Since I am consistently getting better parking spots than all of my friends, and since I have always heard good things about “giving back to the community,” I thought it might be useful to share my parking secrets, even though they’ll result in less spots for me. It’s a sacrifice, really.
Any attempt to park must begin with ceaseless optimism. If you drive toward a busy area believing that parking will be a problem, then you’ve already let parking get into your head and lost the game. Always assume that there will literally be a spot with your name on it right next to the destination. Begin every search with pure idealism and hope, and then gradually expand your hunt with concentric circles of attrition.
Taking the opposite approach is death. I know plenty of people who don’t even bother looking for spaces near a venue, and purposely look for a spot farther away so they’re more likely to find a space. And yes, such a strategy may land you a space sooner, but at what cost? Your soul, your time, your legs, and your hope for the future. What kind of way is that to live? You might as well scale back all your dreams in life, quitter.
That being said, feel free to take this approach to parking. When everyone assumes the good spots are taken, it makes it easier to get the good spots.
Don’t forget that all those cars are owned by people whose evenings are already underway, and they may return any minute. Everything is a clue. Are the cars hastily parked or carefully lined up? Do they have a neighborhood parking sticker on their window, or is this a tourist from another area? Is there a child in the car? A dog? Isn’t it weird that people leave their children in cars in full view, but they’ll cover up a new television with a blanket? Anyway.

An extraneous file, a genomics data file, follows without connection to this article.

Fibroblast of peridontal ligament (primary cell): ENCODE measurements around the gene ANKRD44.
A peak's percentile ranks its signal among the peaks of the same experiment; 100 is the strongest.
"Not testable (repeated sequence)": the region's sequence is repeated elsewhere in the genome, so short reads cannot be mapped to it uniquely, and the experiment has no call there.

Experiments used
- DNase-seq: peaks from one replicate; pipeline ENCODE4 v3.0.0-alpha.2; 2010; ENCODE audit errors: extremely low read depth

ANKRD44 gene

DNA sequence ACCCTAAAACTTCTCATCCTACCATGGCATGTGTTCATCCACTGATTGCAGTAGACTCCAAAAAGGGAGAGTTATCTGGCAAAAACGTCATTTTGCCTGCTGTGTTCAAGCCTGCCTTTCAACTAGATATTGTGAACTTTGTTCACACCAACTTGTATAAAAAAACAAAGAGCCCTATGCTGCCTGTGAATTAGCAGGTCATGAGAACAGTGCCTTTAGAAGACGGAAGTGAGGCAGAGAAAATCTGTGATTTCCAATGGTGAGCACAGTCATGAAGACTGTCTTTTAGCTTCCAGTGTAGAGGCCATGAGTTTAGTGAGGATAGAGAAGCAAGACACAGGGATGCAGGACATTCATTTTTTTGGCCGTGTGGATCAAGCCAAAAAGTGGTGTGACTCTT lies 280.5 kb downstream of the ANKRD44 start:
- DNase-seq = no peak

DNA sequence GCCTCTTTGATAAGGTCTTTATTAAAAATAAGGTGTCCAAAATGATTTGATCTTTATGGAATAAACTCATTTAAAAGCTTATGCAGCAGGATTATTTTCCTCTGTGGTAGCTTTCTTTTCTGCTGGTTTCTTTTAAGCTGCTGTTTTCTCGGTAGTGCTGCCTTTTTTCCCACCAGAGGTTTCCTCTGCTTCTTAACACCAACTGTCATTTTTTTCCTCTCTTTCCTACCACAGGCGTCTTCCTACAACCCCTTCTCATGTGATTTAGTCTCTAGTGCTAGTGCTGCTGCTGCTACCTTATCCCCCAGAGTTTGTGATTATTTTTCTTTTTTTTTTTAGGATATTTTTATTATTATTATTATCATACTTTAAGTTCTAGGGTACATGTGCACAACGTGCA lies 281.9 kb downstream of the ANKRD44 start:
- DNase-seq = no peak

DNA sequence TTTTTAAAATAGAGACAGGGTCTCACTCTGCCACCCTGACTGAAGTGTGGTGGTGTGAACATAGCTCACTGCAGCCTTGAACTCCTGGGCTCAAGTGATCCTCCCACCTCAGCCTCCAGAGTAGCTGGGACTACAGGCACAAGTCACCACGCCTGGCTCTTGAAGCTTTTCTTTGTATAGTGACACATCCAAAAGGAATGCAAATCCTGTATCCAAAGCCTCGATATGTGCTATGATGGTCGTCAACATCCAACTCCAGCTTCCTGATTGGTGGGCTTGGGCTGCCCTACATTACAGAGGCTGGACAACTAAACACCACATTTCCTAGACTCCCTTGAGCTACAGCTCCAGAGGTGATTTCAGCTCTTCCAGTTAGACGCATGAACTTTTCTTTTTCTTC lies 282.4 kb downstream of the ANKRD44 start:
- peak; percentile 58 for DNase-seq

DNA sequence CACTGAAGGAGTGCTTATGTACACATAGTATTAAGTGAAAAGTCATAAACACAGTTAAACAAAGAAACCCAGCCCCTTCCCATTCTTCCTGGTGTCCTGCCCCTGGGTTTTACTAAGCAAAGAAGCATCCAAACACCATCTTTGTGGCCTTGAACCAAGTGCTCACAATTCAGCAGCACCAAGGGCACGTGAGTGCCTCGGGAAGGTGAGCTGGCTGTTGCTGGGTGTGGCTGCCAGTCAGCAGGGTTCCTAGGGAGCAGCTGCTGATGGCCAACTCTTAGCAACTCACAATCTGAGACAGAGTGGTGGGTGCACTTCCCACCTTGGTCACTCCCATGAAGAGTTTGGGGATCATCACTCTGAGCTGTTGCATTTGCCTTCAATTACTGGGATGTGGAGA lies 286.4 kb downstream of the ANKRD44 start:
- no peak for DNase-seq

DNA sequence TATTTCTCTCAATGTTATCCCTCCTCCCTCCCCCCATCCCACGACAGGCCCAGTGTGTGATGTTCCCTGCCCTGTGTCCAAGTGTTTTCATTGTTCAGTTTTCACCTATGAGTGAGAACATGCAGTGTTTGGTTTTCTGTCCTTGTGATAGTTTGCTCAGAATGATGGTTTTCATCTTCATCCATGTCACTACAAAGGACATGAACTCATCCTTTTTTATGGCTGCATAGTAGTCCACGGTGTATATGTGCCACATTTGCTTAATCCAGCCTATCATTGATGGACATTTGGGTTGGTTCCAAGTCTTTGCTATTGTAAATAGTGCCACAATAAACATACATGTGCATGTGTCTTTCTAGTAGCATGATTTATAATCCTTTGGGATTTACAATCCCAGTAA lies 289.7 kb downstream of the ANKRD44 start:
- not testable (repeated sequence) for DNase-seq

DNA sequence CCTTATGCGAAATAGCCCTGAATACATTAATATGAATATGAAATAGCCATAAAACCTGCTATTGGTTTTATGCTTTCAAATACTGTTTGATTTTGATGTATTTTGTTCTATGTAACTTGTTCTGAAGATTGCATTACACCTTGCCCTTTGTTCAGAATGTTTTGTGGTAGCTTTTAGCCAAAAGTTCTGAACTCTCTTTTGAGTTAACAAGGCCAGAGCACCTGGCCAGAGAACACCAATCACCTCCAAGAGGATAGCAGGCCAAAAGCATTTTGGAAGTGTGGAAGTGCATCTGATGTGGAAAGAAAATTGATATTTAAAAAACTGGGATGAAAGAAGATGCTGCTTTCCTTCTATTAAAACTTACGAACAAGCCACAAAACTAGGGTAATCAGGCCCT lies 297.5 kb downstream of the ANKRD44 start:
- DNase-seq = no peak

Circling for a parking spot is like fly fishing. Your search must be patient and graceful, not desperate and predatory. Adopting the four-count rhythm helps to dislodge any loose car. It involves accelerating, then braking, then looking ahead, and accelerating again. Feel free to practice in your house by walking around a row of Hot Wheels. Then kick the hot wheels; it makes you feel powerful! Rawr!
While the search must be incremental, the grabbing of a spot must be swift and heartless. Though giving this advice will probably lead to countless car accidents (none of which I’m legally responsible for), do not be afraid of mid-street U-turns. That spot will not survive another trip around the block. If you see a car leaving, you need to hang a sharp U-turn like that scene in “The Godfather” when Michael is in the car with Solazzo (please write in if you got this reference).
There are countless tricks. Always leave your blinkers on in an illegal spot. Know that you’re allowed to park in front of fire hydrants, as long as you put a bucket of water next to your car for the firefighters. Ask homeowners if they’re staying in for the evening, so you can park in front of their driveway. And paint your car like a food truck or a parking enforcement vehicle. They can park anywhere!
Every parked car has driver, so ask people you see if they’re walking to their car, and offer to give them a lift to speed up the process. I’ve spent entire evenings tracking people just so I could get their parking spot at the end of the night (we still keep in touch!). Of course, when they do get into their car, they’ll probably just sit there for five minutes like most people do, but that wait won’t be nearly as long as parents strapping in their kids. I just skip those spots.
Never be afraid of signage. Who’s to say what constitutes 30 feet from the stop sign? Are there NFL refs who come by to measure? And when a space is designated a “30 minute load and unload zone,” doesn’t the 30 minutes refer to each item taken out of the car? If I come back every 30 minutes to grab something, shouldn’t I be good for the night?
These tips may seem risky, and they are, which is why I have a filing cabinet full of parking tickets. But with great risk comes great reward, and a lot of parking tickets.
Remember, parking spaces are like companions: there’s one out there for everyone. You just need to look.
That may not be true, but I wanted to close strong.